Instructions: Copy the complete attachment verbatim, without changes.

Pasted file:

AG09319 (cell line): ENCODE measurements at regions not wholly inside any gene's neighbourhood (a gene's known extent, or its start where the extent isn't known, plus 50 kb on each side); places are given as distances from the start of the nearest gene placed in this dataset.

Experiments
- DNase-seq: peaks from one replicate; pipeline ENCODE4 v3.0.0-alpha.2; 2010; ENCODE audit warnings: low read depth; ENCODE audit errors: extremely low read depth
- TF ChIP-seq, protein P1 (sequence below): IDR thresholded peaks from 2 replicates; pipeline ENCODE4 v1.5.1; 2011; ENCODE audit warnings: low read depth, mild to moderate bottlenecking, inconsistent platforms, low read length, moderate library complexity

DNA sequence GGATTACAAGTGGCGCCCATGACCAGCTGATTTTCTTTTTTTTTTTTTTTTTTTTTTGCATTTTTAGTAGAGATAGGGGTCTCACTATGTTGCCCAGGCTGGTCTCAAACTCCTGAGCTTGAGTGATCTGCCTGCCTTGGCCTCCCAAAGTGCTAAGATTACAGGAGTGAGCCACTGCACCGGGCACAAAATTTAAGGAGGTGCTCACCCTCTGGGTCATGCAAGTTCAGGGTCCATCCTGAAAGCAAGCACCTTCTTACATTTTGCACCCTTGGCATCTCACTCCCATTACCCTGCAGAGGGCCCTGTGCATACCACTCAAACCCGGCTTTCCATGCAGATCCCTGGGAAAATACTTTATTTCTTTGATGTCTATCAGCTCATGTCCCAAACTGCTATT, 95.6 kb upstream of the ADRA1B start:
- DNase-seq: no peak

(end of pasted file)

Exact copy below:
AG09319 (cell line): ENCODE measurements at regions not wholly inside any gene's neighbourhood (a gene's known extent, or its start where the extent isn't known, plus 50 kb on each side); places are given as distances from the start of the nearest gene placed in this dataset.

Experiments
- DNase-seq: peaks from one replicate; pipeline ENCODE4 v3.0.0-alpha.2; 2010; ENCODE audit warnings: low read depth; ENCODE audit errors: extremely low read depth
- TF ChIP-seq, protein P1 (sequence below): IDR thresholded peaks from 2 replicates; pipeline ENCODE4 v1.5.1; 2011; ENCODE audit warnings: low read depth, mild to moderate bottlenecking, inconsistent platforms, low read length, moderate library complexity

DNA sequence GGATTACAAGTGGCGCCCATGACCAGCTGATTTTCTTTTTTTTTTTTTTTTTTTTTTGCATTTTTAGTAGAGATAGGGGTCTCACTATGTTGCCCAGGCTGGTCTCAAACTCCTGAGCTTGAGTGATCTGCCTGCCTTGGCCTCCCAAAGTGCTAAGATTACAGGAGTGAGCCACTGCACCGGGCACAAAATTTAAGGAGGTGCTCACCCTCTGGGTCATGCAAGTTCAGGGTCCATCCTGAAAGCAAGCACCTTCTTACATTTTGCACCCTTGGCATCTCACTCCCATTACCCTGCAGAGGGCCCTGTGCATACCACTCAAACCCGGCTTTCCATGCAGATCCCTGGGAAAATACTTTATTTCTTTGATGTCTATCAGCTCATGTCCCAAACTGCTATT, 95.6 kb upstream of the ADRA1B start:
- DNase-seq: no peak